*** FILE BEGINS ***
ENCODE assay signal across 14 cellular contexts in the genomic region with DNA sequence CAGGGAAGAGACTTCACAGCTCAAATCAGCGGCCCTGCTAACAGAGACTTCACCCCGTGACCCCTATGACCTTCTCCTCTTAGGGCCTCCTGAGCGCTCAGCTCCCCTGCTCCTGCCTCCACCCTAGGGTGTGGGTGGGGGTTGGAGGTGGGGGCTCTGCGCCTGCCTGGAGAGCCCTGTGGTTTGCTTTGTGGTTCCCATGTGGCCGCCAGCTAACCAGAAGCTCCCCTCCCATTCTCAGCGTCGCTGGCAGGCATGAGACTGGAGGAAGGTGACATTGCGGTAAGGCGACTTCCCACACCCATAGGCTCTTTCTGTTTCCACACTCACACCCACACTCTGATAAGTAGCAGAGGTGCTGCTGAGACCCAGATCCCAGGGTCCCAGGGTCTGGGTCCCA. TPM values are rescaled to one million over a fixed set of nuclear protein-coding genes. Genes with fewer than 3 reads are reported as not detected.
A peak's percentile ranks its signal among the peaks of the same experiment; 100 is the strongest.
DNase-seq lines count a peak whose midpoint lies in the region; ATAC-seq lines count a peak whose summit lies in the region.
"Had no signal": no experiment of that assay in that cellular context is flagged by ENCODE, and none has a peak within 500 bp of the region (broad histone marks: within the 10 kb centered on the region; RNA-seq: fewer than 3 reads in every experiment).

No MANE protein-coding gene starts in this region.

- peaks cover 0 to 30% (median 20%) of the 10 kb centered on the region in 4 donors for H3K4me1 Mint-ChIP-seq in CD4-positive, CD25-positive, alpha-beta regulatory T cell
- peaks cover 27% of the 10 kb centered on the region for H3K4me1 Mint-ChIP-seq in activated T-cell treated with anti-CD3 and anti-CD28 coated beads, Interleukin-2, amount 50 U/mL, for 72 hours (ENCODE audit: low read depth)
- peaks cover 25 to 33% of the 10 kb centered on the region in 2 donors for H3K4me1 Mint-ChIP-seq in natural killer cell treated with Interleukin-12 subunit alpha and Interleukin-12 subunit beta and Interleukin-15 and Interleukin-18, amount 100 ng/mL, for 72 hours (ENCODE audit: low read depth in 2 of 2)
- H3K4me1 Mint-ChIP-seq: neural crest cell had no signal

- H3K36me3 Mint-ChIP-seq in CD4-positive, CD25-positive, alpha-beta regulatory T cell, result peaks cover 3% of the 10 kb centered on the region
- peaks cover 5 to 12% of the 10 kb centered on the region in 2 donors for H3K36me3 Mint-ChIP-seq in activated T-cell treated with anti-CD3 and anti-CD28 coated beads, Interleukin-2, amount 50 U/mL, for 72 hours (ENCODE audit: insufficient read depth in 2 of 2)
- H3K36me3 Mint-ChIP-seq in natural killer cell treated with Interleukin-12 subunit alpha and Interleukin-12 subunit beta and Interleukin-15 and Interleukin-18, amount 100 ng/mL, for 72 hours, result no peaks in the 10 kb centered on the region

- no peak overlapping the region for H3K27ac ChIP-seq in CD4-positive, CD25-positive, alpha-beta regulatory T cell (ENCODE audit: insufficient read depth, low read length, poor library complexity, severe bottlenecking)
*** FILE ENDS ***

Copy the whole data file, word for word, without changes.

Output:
ENCODE assay signal across 14 cellular contexts in the genomic region with DNA sequence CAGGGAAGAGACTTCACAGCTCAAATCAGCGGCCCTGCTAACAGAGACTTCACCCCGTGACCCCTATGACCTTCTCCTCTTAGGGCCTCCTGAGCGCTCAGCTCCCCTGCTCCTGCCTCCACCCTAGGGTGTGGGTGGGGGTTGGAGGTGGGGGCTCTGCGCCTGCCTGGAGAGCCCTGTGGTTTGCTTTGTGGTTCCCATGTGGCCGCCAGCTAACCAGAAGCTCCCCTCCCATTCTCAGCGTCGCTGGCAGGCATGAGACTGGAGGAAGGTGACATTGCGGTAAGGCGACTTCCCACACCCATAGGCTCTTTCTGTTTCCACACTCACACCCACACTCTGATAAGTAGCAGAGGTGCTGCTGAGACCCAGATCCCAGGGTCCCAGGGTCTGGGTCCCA. TPM values are rescaled to one million over a fixed set of nuclear protein-coding genes. Genes with fewer than 3 reads are reported as not detected.
A peak's percentile ranks its signal among the peaks of the same experiment; 100 is the strongest.
DNase-seq lines count a peak whose midpoint lies in the region; ATAC-seq lines count a peak whose summit lies in the region.
"Had no signal": no experiment of that assay in that cellular context is flagged by ENCODE, and none has a peak within 500 bp of the region (broad histone marks: within the 10 kb centered on the region; RNA-seq: fewer than 3 reads in every experiment).

No MANE protein-coding gene starts in this region.

- peaks cover 0 to 30% (median 20%) of the 10 kb centered on the region in 4 donors for H3K4me1 Mint-ChIP-seq in CD4-positive, CD25-positive, alpha-beta regulatory T cell
- peaks cover 27% of the 10 kb centered on the region for H3K4me1 Mint-ChIP-seq in activated T-cell treated with anti-CD3 and anti-CD28 coated beads, Interleukin-2, amount 50 U/mL, for 72 hours (ENCODE audit: low read depth)
- peaks cover 25 to 33% of the 10 kb centered on the region in 2 donors for H3K4me1 Mint-ChIP-seq in natural killer cell treated with Interleukin-12 subunit alpha and Interleukin-12 subunit beta and Interleukin-15 and Interleukin-18, amount 100 ng/mL, for 72 hours (ENCODE audit: low read depth in 2 of 2)
- H3K4me1 Mint-ChIP-seq: neural crest cell had no signal

- H3K36me3 Mint-ChIP-seq in CD4-positive, CD25-positive, alpha-beta regulatory T cell, result peaks cover 3% of the 10 kb centered on the region
- peaks cover 5 to 12% of the 10 kb centered on the region in 2 donors for H3K36me3 Mint-ChIP-seq in activated T-cell treated with anti-CD3 and anti-CD28 coated beads, Interleukin-2, amount 50 U/mL, for 72 hours (ENCODE audit: insufficient read depth in 2 of 2)
- H3K36me3 Mint-ChIP-seq in natural killer cell treated with Interleukin-12 subunit alpha and Interleukin-12 subunit beta and Interleukin-15 and Interleukin-18, amount 100 ng/mL, for 72 hours, result no peaks in the 10 kb centered on the region

- no peak overlapping the region for H3K27ac ChIP-seq in CD4-positive, CD25-positive, alpha-beta regulatory T cell (ENCODE audit: insufficient read depth, low read length, poor library complexity, severe bottlenecking)